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When T. Denny Sanford visits the Masters this week at Augusta National Golf Club, University of Minnesota football coach Jerry Kill will be his special guest.
Late last year, when the retired banker celebrated his 77th birthday, university President Eric Kaler and his wife, Karen, joined Sanford’s family and friends at a party in Sioux Falls, S.D. And when U of M Athletic Director Norwood Teague toured the University of Nebraska’s state-of-the art athletic facilities, Sanford was at his side.
The handshakes and companionship are normal in the context of the U’s courtship of a wealthy alum — particularly a 1958 alumnus who is a self-made billionaire and now a major donor to the Golden Gopher Athletic Fund.
Now those close ties between university officials and Sanford are raising questions about the U’s impartiality in evaluating a potential takeover of the state’s vaunted U of M medical complex by Sanford Health, a fast-growing hospital chain launched by Sanford’s $400 million gift in 2007.
The issue is likely to surface Sunday at a public hearing called by Minnesota Attorney General Lori Swanson to examine merger talks between Sanford Health and Fairview Health Services, which controls the university medical center.
“Decisions about the future of the University of Minnesota hospital should be based on the best interests of the people and patients of Minnesota and nothing else,” Swanson said. “Athletic financial dealings should have no place whatsoever in discussions about the fate of the world-class university hospital.”
Tax-exempt Fairview, the Twin Cities’ second-largest chain of hospitals and clinics, has controlled the U’s hospital and clinics since 1997, but would relinquish that control to South Dakota-based Sanford if the U agrees to the merger. Merger negotiations were proceeding privately until Swanson disclosed them two weeks ago, saying the people of Minnesota have a right to discuss their interests in a merger before any deal is made.
Representatives from the U, Fairview and Sanford Health are expected to attend the State Capitol hearing.
In an interview last week, Kaler said he is keeping his conversations with T. Denny Sanford about athletic funding separate from any consideration of business proposals from Sanford Health.
“Clearly, there’s two conversations going on,” Kaler said. “I have absolutely no problem separating the two.”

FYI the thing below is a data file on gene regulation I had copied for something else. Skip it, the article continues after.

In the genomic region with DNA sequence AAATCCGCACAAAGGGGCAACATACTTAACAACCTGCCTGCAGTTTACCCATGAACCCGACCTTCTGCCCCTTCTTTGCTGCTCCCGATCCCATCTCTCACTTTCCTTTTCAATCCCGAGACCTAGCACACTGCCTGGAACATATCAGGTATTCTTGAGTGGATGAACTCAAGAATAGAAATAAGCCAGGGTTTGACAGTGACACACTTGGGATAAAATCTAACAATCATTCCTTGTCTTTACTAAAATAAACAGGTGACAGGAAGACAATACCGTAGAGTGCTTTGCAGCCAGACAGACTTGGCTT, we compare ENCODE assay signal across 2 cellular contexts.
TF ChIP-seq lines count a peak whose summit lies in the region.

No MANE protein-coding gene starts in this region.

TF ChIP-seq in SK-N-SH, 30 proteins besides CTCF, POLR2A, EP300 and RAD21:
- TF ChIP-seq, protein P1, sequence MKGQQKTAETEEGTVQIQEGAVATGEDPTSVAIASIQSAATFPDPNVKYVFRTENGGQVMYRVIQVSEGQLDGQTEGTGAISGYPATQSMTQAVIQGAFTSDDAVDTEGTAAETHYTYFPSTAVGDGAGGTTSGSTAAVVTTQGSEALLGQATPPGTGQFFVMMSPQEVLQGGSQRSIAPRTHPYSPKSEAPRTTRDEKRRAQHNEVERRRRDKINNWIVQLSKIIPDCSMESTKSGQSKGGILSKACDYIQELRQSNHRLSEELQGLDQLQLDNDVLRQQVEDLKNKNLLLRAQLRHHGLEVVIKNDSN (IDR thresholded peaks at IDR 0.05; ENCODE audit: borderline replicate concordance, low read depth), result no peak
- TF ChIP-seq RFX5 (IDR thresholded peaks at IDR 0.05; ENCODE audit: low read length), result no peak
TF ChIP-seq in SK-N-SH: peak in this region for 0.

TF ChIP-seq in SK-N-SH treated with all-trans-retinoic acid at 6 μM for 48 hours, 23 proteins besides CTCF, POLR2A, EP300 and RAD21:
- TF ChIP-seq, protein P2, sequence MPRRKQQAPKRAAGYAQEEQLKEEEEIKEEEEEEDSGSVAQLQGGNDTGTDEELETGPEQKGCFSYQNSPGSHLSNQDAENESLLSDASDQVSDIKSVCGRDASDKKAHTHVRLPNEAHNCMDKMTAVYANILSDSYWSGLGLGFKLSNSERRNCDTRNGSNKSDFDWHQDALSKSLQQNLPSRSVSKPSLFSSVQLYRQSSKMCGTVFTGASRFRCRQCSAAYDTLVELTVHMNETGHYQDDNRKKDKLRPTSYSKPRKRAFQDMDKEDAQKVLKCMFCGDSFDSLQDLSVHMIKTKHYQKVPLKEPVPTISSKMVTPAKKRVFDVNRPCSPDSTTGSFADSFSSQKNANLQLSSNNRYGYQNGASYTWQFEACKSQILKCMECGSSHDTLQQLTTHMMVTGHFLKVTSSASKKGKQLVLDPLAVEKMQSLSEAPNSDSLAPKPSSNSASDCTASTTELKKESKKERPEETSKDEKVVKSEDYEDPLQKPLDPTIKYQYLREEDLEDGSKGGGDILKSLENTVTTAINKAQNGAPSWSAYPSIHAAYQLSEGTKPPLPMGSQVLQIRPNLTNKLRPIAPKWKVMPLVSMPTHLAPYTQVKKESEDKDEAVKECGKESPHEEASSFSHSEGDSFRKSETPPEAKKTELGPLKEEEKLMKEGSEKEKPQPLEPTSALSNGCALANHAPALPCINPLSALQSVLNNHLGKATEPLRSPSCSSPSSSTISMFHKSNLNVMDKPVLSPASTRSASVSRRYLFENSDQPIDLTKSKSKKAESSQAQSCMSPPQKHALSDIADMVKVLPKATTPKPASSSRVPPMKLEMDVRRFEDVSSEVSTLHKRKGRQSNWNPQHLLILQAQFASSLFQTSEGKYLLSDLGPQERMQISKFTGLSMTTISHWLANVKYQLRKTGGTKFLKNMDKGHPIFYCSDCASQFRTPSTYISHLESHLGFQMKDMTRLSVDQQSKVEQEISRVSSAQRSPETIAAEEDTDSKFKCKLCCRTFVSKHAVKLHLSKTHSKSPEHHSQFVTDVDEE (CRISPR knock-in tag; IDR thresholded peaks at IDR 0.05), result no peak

Kelby Krabbenhoft, CEO of Sanford Health, also argued that the two matters are distinct.
“The [university] presidents are predictably very aggressive about accessing Denny, but we stay out of that for obvious complicating reasons,” Krabbenhoft said.
It may be difficult, however, to keep the two discussions separate.
E-mails obtained by the Star Tribune show that Kaler was also scheduled to initiate preliminary talks this past week in Sioux Falls with Krabbenhoft. Kaler canceled the meeting in part because of Swanson’s sudden inquiry, but he intends to reschedule even though he has proposed the university’s own takeover of Fairview — a move that would exclude Sanford.
A ‘Gopher forever’
In a March 25 e-mail to Kaler, Krabbenhoft didn’t mince words about his own enthusiasm for U of M athletics and possible funding. The e-mail provided a “discussion agenda” for the scheduled April 1 meeting at Sanford headquarters, including an item called “Denny Sanford and the U of M.” Another item of discussion was: “President Kaler-Sanford Health Trustee (post-Merger).”
Krabbenhoft offered to fly Kaler to and from Sioux Falls in a private plane for the meeting, and he summed up his e-mail with accolades for the U’s decision to fire basketball coach Tubby Smith. In the email, Krabbenhoft called himself a “Gopher forever” and said he also intended to write to “Norwood” about the basketball situation.
The CEO closed the e-mail with this personal “hope”: “that Sanford and Fairview come to a reality and I can get as deeply invested and supportive as I/we should be in the Athletic future of the University of Minnesota.”